Skip to comments.Here Comes the Mother-to-Be
Posted on 03/12/2005 2:53:11 PM PST by NYC GOP Chick
By MIREYA NAVARRO
FOR her wedding last year before 100 guests at the historic Mission Inn in Riverside, Calif., Neomi Padilla, 32, wore a sexy spaghetti-strap dress from L'ezu Atelier in Newport Beach and four-inch heels.
Then she held on for dear life.
At the altar, she was unable to kneel comfortably. "My husband held me because I thought I'd fall," she said. Making her way down a staircase to the reception things got more precarious. Being seven months pregnant, she couldn't see her feet.
Only a few years ago, women planning simultaneously for a wedding and a due date would beg designers and bridal stores for dresses that would camouflage their growing bellies and - if they told anyone at all - would insist on silence. These days, however, brides are not only not hiding their pregnancies, but they are showing them off, celebrating the upcoming birth in vows and toasts, wearing gowns that flatter their bump, and, in short, refusing to give up any elements of a traditional wedding just because there is a baby visibly on the way.
Some bridal gown manufacturers are rushing out maternity designs and officiants are blessing more and more unborn children.
"It is a growing trend," said the Rev. Christopher Tuttle, a nondenominational minister who presides over the National Association of Wedding Officiants - with about 200 members. "It's all become, 'Hey, look at me. I'm pregnant!' "
The Rev. Scott Carpenter, a Unity pastor who presides over another national group of officiants, the National Association of Wedding Ministers, said that eight years ago he never had a bride openly announce her pregnancy, but now those brides account for about 20 percent of the weddings he performs.
At a time when pregnancies are obsessively chronicled and celebrated in celebrity and fashion magazines, it is perhaps not surprising that they are being showcased even as women walk down the aisle. But there are larger cultural factors at work as well: women are getting married older, and many are living with their husbands-to-be for years before exchanging vows.
"They're older, they're more confident," said Carley Roney, editor in chief of The Knot (www.theknot.com), a Web site devoted to wedding planning information. "Oftentimes couples are paying for the wedding, so they don't worry about what people think."
Mrs. Padilla, who runs a family food business in the Los Angeles area and is now the mother of 8-month-old Sophia, said her attitude was, "Why can't I have it all?' " She said she became pregnant after plans for a big wedding were under way, and she decided to stick to them.
"I'm 32, my husband is 34," she said. "We wanted a family, so we weren't embarrassed."
The timing of baby and wedding is not always coincidental. Even though increasing numbers of heterosexual couples live together without marrying, Americans still lean toward marriage once a baby comes because people think it will provide greater security for the child.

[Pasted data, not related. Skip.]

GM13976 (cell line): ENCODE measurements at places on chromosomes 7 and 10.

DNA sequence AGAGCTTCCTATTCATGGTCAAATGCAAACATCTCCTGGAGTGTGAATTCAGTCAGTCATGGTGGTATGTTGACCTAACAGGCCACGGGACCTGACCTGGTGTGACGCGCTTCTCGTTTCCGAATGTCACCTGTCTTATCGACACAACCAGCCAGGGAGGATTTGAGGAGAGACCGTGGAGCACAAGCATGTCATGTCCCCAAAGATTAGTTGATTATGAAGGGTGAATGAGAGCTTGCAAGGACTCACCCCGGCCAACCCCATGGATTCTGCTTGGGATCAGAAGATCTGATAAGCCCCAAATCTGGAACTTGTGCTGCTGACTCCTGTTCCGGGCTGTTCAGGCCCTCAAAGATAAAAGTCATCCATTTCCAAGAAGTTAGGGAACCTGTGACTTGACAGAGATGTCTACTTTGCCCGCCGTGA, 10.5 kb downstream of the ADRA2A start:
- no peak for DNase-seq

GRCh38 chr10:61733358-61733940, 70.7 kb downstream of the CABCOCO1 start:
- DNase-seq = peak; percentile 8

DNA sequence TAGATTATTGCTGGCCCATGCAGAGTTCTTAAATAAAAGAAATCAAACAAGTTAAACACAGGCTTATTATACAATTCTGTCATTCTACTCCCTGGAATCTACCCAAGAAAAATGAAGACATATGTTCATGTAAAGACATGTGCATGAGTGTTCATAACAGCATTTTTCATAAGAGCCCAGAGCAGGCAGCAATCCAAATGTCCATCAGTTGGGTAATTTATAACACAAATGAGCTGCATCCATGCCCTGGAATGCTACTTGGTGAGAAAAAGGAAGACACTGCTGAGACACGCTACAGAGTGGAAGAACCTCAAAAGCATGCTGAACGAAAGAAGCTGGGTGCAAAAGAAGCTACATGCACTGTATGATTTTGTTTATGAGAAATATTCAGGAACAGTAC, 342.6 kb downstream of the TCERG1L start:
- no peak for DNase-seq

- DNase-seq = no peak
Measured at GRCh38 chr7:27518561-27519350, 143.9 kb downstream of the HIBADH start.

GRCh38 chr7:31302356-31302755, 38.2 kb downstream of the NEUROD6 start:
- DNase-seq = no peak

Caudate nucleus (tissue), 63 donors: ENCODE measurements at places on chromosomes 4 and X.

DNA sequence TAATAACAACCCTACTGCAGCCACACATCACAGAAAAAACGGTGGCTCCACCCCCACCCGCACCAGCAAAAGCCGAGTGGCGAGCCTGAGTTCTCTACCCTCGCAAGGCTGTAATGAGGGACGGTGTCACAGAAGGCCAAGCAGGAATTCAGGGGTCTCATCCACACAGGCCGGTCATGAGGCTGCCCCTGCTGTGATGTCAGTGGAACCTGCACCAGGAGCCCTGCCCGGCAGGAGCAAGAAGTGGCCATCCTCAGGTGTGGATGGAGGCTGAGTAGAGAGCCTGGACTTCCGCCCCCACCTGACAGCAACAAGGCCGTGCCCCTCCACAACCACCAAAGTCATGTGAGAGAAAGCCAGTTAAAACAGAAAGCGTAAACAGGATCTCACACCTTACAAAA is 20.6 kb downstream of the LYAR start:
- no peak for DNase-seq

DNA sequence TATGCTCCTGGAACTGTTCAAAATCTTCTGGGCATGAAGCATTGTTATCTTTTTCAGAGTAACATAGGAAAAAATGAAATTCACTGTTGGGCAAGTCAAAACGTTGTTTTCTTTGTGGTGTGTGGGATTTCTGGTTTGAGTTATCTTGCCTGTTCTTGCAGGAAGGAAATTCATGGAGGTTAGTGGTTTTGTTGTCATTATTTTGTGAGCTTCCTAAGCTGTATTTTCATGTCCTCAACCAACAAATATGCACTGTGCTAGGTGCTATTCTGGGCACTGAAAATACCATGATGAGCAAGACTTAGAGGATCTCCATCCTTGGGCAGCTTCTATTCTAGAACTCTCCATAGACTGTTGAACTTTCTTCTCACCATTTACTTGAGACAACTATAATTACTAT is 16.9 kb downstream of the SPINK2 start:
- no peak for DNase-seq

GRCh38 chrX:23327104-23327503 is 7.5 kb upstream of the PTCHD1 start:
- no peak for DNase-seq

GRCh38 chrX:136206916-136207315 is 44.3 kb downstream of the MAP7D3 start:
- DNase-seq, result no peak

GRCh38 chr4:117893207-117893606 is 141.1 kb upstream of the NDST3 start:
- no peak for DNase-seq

But if pregnancies have often led to marriage, they have not always paved the way for full-blown weddings if the bride was far along.
With today's pregnant brides, Ms. Roney said, "It's the flaunting of it where things are taking a turn. We're talking about seven months pregnant."
Or eight. Laura Taylor, 21, of Terre Haute, Ind., said her only concern about her Feb. 12 wedding was that she was cutting it so close to her March due date that she feared she might have the baby before the husband.
Ms. Taylor, who until recently worked as a cashier in a tanning salon, said she had been engaged for more than three years and, upon learning she was pregnant, debated for a week and a half whether to have a big wedding. She decided on "this huge blowout," including a Baptist church ceremony and a reception for 125 guests.
"I just decided, what the heck," she said. "I do things out of order anyway." "I thought about an ivory dress and my mom was, no, you're getting white. It's 2005."
Those who shared the limelight with their unborn babies on their big day say the pregnancy made an emotional occasion even more intense. Jane E. Smith, 38, a director of training and development with InterContinental Hotels and Resorts in San Francisco, said even her guests cried at her wedding last November outside Palms Springs when the minister mentioned her yet-to-be-born son, Miller Michael (who was born Feb. 12).
"It was so unique and so special," said one teary-eyed guest, Jeff Rogers, 38, an information specialist with Nike in Portland, Ore. "I just sort of went, 'Oh, my gosh, there's so much more going on here than just two people getting married.' "
But being pregnant for your wedding is not necessarily the easiest way to go, what with swollen feet, queasy stomachs and multiple dress fittings. Some brides wear fabulous gowns with white sneakers or slippers because they would be too unsteady on heels. Many avoid evening weddings so they do not tire out.
The brides toast with apple juice and switch or postpone honeymoons because they cannot scuba dive or sit on a beach drinking piña coladas. They also don't want to be too far away from their doctors.
Trying to finding the dress, of course, can be a nightmare.
"The most stressful thing I've ever gone through," Ms. Taylor said.
She first went to the store where she had gotten her prom dresses and, she said: "They told me there was no way they could put me in a dress. I felt they didn't want to help me."
At a second shop, "the dresses looked terrible; they were five sizes bigger than what I wear."
Ms. Taylor said she finally found a satin dress with lace overlay that she loved from TeKay Designs (www.tk-designs.com), an online clothing retailer based in Houston that specializes in maternity wedding dresses in the $150 to $800 range.